Monday, April 23, 2012

Over the Passover Hump 2012

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The first seder was on Friday, April 6, this year. After much going back and forth about the venue, we belatedly decided that both sedarim would take place at Jess and Alex’s home in New Jersey. Alex would prepare the bulk of the meal, and I would supply my usual assortment of desserts. It all worked out very beautifully. I was especially pleased because Jess sent Inky to visit with Elaine and Shayna the week before the sedarim, before the house was cleaned from top to bottom, so I was able to spend hours at their home during the seder with nary a sneeze or touch of asthma. Saul and I kashered our kitchen beginning the Saturday night and part of Sunday before the sedarim, and, after a bit more kitchen prep on Monday morning, I was able to get started with my cooking and baking. Saul and I stopped at Simon’s Kosher Meat in Northeast Philadelphia to pick up the meat order on our way to have lunch with Jessica and our granddaughters after Hebrew School. Alex stayed behind to begin his kashering.

We had planned to lunch at Cheesecake Factory in Cherry Hill, but it was so crowded (45 minute wait), that we decided to go next door to McCormick and Schmick’s, which was just about empty. The three girls were ravenous by 2:00 p.m., so we were pleased at the accommodating, quick and pleasant service. The prices for lunch, however, were astronomical. The food was delicious, but the bill for three adults, two children and a two-year-old came to almost $100 with the tip. Needless to say, we won’t be going back anytime soon. There are so many wonderful places to eat in New Jersey without breaking the bank.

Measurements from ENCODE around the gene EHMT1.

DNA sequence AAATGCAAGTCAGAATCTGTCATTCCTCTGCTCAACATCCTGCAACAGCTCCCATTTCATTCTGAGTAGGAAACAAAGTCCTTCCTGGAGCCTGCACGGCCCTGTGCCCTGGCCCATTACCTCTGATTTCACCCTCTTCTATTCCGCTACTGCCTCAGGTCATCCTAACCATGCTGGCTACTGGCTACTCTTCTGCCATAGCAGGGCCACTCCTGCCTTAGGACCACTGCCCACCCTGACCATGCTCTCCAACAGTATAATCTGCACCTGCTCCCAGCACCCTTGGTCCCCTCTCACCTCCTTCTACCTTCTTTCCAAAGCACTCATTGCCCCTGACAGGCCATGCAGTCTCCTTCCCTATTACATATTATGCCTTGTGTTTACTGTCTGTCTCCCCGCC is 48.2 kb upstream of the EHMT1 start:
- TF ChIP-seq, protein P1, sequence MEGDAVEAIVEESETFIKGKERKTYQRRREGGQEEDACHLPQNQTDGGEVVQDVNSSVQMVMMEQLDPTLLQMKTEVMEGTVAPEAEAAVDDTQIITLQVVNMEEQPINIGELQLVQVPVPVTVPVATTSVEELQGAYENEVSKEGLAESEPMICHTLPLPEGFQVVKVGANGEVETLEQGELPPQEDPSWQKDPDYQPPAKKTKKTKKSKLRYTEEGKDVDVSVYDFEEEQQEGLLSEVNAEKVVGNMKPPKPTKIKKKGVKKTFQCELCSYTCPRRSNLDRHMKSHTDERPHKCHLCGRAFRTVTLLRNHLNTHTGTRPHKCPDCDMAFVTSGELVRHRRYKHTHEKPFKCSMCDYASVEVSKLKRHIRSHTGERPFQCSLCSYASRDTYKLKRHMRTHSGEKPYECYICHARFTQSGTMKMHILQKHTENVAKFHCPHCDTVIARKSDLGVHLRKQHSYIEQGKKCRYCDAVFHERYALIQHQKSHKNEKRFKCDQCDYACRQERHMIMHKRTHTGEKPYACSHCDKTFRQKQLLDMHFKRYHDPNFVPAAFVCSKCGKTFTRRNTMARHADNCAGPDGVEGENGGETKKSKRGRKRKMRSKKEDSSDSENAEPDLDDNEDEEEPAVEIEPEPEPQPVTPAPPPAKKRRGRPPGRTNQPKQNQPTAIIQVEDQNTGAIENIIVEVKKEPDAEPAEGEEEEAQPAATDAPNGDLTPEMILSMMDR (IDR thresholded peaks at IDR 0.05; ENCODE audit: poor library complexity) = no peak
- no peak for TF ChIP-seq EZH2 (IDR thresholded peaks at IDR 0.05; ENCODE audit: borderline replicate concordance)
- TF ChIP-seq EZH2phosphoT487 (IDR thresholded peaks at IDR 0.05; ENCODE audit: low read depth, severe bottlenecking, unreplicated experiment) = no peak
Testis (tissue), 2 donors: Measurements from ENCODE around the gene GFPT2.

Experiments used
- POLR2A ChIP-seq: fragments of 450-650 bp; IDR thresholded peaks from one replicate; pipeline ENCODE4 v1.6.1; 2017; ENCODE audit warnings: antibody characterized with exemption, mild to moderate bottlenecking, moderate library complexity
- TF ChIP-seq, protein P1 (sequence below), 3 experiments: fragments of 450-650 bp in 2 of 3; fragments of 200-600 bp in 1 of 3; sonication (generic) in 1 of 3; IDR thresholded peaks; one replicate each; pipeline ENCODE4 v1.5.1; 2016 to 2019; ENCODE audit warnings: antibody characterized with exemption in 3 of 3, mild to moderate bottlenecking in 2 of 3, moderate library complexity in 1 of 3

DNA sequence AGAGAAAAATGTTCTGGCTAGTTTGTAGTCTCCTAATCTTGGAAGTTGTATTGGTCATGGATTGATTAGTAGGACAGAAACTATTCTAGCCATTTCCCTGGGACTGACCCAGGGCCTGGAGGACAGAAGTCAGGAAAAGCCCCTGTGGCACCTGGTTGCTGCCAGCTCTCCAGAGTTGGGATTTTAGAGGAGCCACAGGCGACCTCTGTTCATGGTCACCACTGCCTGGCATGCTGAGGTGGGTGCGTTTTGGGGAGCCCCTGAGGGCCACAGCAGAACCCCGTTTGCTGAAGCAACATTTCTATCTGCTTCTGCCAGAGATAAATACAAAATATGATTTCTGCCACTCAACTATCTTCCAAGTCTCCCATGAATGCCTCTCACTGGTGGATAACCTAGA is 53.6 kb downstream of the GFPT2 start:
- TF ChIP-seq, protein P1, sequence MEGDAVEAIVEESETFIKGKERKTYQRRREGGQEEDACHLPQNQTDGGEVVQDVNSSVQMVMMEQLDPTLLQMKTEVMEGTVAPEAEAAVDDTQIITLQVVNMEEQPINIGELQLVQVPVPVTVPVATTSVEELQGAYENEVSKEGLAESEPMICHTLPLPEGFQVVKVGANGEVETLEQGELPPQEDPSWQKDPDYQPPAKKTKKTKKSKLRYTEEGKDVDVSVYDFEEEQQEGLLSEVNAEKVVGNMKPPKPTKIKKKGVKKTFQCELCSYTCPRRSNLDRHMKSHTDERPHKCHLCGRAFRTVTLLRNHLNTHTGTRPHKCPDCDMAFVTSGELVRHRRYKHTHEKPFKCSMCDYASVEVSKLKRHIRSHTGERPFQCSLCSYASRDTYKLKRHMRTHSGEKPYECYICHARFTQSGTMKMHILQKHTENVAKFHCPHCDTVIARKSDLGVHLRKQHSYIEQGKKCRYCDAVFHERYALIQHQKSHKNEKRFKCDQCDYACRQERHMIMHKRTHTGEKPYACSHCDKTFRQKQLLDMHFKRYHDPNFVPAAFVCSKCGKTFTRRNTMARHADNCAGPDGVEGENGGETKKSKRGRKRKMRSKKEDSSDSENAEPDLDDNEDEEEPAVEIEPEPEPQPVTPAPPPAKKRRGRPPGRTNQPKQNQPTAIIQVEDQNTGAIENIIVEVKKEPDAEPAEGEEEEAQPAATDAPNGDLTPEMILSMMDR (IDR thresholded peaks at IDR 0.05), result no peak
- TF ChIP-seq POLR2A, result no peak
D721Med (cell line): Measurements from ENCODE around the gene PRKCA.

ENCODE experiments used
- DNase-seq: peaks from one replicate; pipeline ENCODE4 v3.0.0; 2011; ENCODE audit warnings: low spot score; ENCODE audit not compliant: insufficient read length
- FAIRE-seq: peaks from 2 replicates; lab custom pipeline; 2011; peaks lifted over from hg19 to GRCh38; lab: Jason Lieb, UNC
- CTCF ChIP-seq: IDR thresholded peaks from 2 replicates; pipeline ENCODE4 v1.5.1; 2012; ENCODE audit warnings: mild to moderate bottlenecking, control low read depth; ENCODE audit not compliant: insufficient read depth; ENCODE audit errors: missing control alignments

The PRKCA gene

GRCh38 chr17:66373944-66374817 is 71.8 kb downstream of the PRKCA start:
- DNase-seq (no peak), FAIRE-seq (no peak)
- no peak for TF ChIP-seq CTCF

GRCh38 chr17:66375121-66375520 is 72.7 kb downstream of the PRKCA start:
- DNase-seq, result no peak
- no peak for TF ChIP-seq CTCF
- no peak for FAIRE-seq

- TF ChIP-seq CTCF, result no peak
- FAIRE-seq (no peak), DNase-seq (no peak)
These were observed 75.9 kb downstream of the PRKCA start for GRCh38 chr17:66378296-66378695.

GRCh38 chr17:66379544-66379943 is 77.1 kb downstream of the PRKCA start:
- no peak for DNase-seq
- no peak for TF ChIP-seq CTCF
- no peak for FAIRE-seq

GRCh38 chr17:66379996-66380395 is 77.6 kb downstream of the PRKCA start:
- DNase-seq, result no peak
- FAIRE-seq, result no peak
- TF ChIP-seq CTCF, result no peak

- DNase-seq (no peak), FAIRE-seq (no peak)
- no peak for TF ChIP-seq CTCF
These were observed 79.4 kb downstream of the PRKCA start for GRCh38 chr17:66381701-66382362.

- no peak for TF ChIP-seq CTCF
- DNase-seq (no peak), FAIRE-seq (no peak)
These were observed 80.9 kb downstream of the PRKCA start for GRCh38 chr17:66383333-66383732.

My weekdays were spent preparing dishes to feed dessert to almost 40 people during the two sedarim. With the second seder falling on Shabbat, all the cooking for both days had to be finished by sundown on Friday. As usual, Alex outdid himself with the array of dishes for the sedarim—two soups, matzoh balls, pepper salad, guacamole, grilled salmon with horseradish sauce, three different salsas, crudité trays, prime rib, smoked turkey, mashed potatoes and mashed sweet potatoes, tossed salad with homemade dressing, pickled beets and turnips, quinoa pilaf, roasted lamb chops with cherry sauce, short ribs, etc., etc. On the first night, Sami led the seder with Saul’s help, and did a masterful job which made us all kvell. On the second night, we were 23 people and had a very lively seder using Alex’s custom-prepared family Haggadah. Cousin Bob called in sick the day before with a bad cold. In attendance were: Alex, Jess, Sami, Izzy, and Yona, Ari, Elaine W., Saul and me, Aaron, Stacey, Jacob, Lilly and Zach, Naomi, Matt and Talia, Larry, Beth, Elaine S., Aunt Ruth, Anne, and Ben, and Rifka.